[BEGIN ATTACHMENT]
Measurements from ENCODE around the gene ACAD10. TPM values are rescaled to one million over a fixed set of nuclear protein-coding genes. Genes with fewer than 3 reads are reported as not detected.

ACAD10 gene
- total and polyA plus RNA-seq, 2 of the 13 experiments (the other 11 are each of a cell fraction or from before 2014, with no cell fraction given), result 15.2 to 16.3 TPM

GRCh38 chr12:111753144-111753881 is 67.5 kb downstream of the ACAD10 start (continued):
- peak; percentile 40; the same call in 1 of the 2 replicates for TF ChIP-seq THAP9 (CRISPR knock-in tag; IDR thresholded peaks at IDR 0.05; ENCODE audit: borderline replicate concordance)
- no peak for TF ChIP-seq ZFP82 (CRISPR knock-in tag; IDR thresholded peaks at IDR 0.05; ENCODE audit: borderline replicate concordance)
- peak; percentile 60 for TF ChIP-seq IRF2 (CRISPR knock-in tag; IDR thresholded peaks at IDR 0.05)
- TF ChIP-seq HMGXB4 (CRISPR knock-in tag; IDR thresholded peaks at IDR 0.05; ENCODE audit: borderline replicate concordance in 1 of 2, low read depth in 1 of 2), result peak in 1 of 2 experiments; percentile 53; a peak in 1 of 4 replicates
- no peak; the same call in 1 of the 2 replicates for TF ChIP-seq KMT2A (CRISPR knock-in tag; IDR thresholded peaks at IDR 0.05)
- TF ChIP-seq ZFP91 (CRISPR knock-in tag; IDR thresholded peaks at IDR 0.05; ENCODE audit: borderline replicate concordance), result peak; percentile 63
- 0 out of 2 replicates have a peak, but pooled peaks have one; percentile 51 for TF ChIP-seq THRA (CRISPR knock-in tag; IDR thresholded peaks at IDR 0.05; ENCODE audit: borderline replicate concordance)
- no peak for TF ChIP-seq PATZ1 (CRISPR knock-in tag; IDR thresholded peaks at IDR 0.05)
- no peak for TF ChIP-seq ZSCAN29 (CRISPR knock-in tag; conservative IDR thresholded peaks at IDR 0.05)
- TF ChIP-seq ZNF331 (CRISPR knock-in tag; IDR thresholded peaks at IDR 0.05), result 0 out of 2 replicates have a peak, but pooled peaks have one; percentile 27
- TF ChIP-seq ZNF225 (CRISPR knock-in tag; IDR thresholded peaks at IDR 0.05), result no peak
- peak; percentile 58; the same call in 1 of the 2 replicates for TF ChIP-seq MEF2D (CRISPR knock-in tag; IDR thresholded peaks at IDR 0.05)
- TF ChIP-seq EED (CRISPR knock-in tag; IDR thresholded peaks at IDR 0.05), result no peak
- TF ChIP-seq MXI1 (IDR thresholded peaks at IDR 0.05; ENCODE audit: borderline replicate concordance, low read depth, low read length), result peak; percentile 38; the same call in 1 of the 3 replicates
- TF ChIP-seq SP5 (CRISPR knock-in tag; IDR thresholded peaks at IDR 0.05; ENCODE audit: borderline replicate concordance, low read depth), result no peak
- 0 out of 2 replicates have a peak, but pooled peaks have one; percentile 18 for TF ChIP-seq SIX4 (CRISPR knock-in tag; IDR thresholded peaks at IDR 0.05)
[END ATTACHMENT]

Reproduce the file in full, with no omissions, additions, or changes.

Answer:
Measurements from ENCODE around the gene ACAD10. TPM values are rescaled to one million over a fixed set of nuclear protein-coding genes. Genes with fewer than 3 reads are reported as not detected.

ACAD10 gene
- total and polyA plus RNA-seq, 2 of the 13 experiments (the other 11 are each of a cell fraction or from before 2014, with no cell fraction given), result 15.2 to 16.3 TPM

GRCh38 chr12:111753144-111753881 is 67.5 kb downstream of the ACAD10 start (continued):
- peak; percentile 40; the same call in 1 of the 2 replicates for TF ChIP-seq THAP9 (CRISPR knock-in tag; IDR thresholded peaks at IDR 0.05; ENCODE audit: borderline replicate concordance)
- no peak for TF ChIP-seq ZFP82 (CRISPR knock-in tag; IDR thresholded peaks at IDR 0.05; ENCODE audit: borderline replicate concordance)
- peak; percentile 60 for TF ChIP-seq IRF2 (CRISPR knock-in tag; IDR thresholded peaks at IDR 0.05)
- TF ChIP-seq HMGXB4 (CRISPR knock-in tag; IDR thresholded peaks at IDR 0.05; ENCODE audit: borderline replicate concordance in 1 of 2, low read depth in 1 of 2), result peak in 1 of 2 experiments; percentile 53; a peak in 1 of 4 replicates
- no peak; the same call in 1 of the 2 replicates for TF ChIP-seq KMT2A (CRISPR knock-in tag; IDR thresholded peaks at IDR 0.05)
- TF ChIP-seq ZFP91 (CRISPR knock-in tag; IDR thresholded peaks at IDR 0.05; ENCODE audit: borderline replicate concordance), result peak; percentile 63
- 0 out of 2 replicates have a peak, but pooled peaks have one; percentile 51 for TF ChIP-seq THRA (CRISPR knock-in tag; IDR thresholded peaks at IDR 0.05; ENCODE audit: borderline replicate concordance)
- no peak for TF ChIP-seq PATZ1 (CRISPR knock-in tag; IDR thresholded peaks at IDR 0.05)
- no peak for TF ChIP-seq ZSCAN29 (CRISPR knock-in tag; conservative IDR thresholded peaks at IDR 0.05)
- TF ChIP-seq ZNF331 (CRISPR knock-in tag; IDR thresholded peaks at IDR 0.05), result 0 out of 2 replicates have a peak, but pooled peaks have one; percentile 27
- TF ChIP-seq ZNF225 (CRISPR knock-in tag; IDR thresholded peaks at IDR 0.05), result no peak
- peak; percentile 58; the same call in 1 of the 2 replicates for TF ChIP-seq MEF2D (CRISPR knock-in tag; IDR thresholded peaks at IDR 0.05)
- TF ChIP-seq EED (CRISPR knock-in tag; IDR thresholded peaks at IDR 0.05), result no peak
- TF ChIP-seq MXI1 (IDR thresholded peaks at IDR 0.05; ENCODE audit: borderline replicate concordance, low read depth, low read length), result peak; percentile 38; the same call in 1 of the 3 replicates
- TF ChIP-seq SP5 (CRISPR knock-in tag; IDR thresholded peaks at IDR 0.05; ENCODE audit: borderline replicate concordance, low read depth), result no peak
- 0 out of 2 replicates have a peak, but pooled peaks have one; percentile 18 for TF ChIP-seq SIX4 (CRISPR knock-in tag; IDR thresholded peaks at IDR 0.05)